“This has led to an on-going and significant decrease in volatility which, in turn, is attracting new investors,” Crosnier says. “Even for US investors, investing in peripheral debt can make sense. If they fear an increase in US yields, peripheral debt may be a way to immunise their portfolios from capital losses while maintaining a similar yield. Currency hedging would be neutral and potentially positive once the Fed begins rate normalisation.”
Investors were also reassured in late 2013 by better economic results, signalling a move from deep recession to moderate growth with fewer and less extreme imbalances than before the crisis.
“Spain has dramatically increased average maturity at issuance, auctioning a 30-year bond in late October 2013, which is a clear sign of market confidence and appetite,” Crosnier observes.
Another positive signal that Crosnier points out is the round of upgrades by the rating agencies. The likelihood of Spain and Italy falling to sub-investment grade in the coming months has disappeared. As a result, attractive yields with low volatility were the ingredients behind semi-core spread compression, and they are currently on the cards for peripheral economies.
Cosimo Marasciulo, head of European government bonds at Pioneer Investments, adds that emerging markets are now considered less risky than emerging market debt.
“A ‘herd’ mentality is also contributing to the recent rally and the ongoing hunt for yield is a contributing influence,” he says. “It is a question of liquidity. At the peak of the euro crisis you could easily trade Spanish and Italian government bonds, while the liquidity is not guaranteed in the emerging or high-yield bond markets.”
Of course, few regard one quarter of growth as the start of a full-scale economic recovery. But the residual pessimism can be advantageous itself: low growth and low inflation, with a still accommodative central bank, should be quite favourable for high-yielding assets like peripheral bonds.
“A number of technical drivers also create a tail wind for peripheral bonds,” as Krautzberger puts it. “One is the anticipation of potential ECB QE.”
In April, the ECB gave its strongest hints so far about using quantitative easing, but with no agreement yet on the timing.
“Unlike the Fed, which likes to fine-tune, we see ECB actions as likely to be binary,” says Marasciulo. “When they go for it, it will be full on. On the euro rate, there could be some more upside due to the pressure on the ECB to do something against too-low inflation, whereas with the Fed it is the opposite.”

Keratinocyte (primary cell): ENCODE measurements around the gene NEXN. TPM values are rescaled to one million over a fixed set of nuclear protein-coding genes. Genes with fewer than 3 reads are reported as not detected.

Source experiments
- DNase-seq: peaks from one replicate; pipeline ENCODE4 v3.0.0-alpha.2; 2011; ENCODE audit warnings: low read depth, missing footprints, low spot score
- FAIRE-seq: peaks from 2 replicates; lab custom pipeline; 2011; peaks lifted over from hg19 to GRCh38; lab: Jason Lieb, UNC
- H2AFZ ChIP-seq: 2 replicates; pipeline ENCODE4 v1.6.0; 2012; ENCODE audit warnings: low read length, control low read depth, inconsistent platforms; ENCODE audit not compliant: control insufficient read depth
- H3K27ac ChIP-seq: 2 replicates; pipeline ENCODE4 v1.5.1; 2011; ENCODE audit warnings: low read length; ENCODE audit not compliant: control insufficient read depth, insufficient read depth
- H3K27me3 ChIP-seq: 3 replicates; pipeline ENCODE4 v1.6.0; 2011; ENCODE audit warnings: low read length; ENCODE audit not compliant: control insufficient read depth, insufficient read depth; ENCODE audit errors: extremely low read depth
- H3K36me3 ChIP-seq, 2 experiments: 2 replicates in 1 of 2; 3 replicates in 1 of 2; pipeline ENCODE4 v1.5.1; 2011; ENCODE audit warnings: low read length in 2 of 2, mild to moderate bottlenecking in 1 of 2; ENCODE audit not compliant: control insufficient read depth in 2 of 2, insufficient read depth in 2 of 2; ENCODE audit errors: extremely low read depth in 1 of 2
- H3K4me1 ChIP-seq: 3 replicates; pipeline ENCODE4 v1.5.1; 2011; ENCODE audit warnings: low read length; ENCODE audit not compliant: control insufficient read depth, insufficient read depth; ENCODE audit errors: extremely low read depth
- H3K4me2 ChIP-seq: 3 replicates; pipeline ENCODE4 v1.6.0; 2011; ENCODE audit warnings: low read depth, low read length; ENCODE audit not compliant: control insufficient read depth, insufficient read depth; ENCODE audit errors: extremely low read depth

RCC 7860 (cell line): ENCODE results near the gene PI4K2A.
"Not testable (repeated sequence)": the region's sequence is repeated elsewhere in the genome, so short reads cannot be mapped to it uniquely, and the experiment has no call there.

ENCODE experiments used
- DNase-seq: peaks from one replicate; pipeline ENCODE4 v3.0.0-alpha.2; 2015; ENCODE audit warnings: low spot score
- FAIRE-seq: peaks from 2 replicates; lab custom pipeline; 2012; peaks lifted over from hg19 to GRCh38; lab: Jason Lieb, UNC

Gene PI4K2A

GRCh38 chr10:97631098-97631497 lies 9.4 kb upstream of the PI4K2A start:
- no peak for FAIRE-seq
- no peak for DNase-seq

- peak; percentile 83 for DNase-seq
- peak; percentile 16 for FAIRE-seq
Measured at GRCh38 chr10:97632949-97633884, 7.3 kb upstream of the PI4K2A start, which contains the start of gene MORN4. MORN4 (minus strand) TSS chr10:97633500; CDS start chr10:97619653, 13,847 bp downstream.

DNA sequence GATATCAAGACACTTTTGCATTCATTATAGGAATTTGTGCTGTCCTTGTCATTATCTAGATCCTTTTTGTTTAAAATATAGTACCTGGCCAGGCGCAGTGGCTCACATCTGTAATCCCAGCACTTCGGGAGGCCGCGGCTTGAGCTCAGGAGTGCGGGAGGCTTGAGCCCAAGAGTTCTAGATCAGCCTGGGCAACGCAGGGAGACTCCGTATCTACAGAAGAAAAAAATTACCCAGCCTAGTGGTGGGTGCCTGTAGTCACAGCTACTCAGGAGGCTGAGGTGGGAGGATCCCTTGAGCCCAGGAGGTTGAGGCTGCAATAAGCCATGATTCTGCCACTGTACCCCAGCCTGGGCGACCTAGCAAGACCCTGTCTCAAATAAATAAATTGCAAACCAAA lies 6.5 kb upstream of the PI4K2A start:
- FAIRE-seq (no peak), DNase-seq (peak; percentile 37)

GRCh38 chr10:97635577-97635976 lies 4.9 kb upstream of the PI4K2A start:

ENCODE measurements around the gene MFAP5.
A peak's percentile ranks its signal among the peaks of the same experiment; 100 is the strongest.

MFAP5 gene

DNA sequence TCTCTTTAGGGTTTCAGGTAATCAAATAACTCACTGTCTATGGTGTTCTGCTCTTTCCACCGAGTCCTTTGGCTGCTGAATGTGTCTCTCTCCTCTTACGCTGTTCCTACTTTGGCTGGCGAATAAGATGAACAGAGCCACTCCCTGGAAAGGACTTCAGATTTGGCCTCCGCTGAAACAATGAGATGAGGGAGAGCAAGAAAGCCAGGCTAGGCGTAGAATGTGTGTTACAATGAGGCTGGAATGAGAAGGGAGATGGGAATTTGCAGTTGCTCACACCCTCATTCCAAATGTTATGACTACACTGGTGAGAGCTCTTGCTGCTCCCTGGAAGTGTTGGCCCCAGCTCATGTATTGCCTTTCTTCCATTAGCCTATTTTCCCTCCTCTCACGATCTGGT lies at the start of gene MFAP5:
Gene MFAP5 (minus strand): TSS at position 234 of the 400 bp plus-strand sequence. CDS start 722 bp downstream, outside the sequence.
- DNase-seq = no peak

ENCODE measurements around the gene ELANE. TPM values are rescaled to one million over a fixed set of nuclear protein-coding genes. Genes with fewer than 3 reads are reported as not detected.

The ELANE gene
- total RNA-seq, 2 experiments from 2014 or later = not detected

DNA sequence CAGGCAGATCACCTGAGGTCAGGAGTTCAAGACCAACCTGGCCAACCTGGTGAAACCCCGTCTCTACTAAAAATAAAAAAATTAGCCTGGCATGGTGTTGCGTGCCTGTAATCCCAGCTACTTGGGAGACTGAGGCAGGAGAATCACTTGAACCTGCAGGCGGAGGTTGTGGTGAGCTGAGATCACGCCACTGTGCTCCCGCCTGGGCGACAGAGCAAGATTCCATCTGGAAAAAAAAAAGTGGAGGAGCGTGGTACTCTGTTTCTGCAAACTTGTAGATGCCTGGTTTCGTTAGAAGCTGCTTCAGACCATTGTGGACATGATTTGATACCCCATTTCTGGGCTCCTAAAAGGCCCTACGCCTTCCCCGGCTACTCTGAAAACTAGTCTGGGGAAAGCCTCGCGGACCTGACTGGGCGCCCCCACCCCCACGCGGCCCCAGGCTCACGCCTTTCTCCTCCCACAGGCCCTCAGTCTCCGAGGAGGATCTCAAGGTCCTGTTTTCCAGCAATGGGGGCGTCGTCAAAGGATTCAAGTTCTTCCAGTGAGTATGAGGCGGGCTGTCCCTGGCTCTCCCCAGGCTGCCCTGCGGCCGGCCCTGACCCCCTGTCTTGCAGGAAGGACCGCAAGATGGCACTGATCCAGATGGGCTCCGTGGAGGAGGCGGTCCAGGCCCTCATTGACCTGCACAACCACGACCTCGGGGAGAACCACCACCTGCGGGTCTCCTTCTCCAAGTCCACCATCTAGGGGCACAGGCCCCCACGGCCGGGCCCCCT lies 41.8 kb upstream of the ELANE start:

There is still a tendency for investors to make a distinction between core and peripheral countries, which tends to obscure the actual and potential discrepancies in growth between European countries. The problem is deciding which peripheral countries offer the best risk-return trade-offs – to some extent beauty is in the eyes of the beholder.
“The remnants of the euro crisis are still very much visible in the euro bond market and this creates potential for alpha,” says Krautzberger. “Different segments of the euro bond market still price similar risks in a different fashion, and it is these valuation differences that active management can exploit.”
Indeed, Van Trigt says some of the investment grade corporate issuers in Spain and Italy, such as Banco Santander, are able to issue debt at lower levels than their respective sovereigns.
“This is a result of debt-market segmentation,” he explains. “There has been a big rise in dedicated credit funds that are desperate for yield and some are not allowed to invest in sovereigns; even those that are allowed would not be happy with 80% of their credit fund being in sovereign debt, even though sovereign debt has a better risk-reward trade-off since governments can raise income through taxation and have the ECB backstop.”
Opinion can vary widely. BlackRock’s Sovereign Risk index ranks 50 countries based on four measures: ‘fiscal space’ (metrics such as debt-to-GDP; debt-term structure; tax revenues and dependency ratio); ‘willingness to pay’; ‘external finance’ (foreign currency exposure and the current account); and ‘financial sector health’. On this basis, the Czech Republic, Poland and Russia come out above the UK, Greece is at the bottom and Portugal comes 47th, with Hungary, Spain, Slovenia and Italy also in the bottom 10.
But it is not difficult to find cheerleaders for Portugal. “Lisbon’s response to the crisis has been impressive – Portugal has not only hit Troika fiscal targets, but beaten them,” says Nick Andrews, an economist with market analyst Gavekal. Despite returning 45% over the 12 months to April 2014, its bonds still offer the second-highest yield in the euro-zone. “The case to stay long Portuguese assets is that early promise can be turned into sustained recovery.”
David Zahn, head of European fixed income at Franklin Templeton Investments, owns neither Portugal nor Greece. Both countries suffer from a lack of industry and few exports, while lacking the low-wage advantages of emerging markets, he argues.
“I am surprised at how well Greek bonds have done,” he says. “The fundamentals in Greece still have some way to go and it will eventually have to get its budgets in balance to produce a sustainable recovery.”
Instead, Zahn sees better opportunities in Italy, his biggest peripheral holding. Looking east, he favours Poland in particular, but also Lithuania and Bulgaria. “Their fiscal credentials seem underpinned by a shared desire to join the euro-zone, which may also speed the pace of their structural reforms compared with the slower progress within the euro-zone, where political consensus is often harder to achieve,” he reasons.
“Their track record on growth has generally looked equally superior, auguring well for continued strong economic performance,” Zahn says.
Even after their terrific rally through 2013, peripheral euro-zone countries are still attractive, although they are far from cheap. As long as there is an environment with growing global liquidity and core countries such as Germany continuing to show low yields, they should remain attractive – with opportunities for the more discerning investor to add alpha on top of the general recovery trade.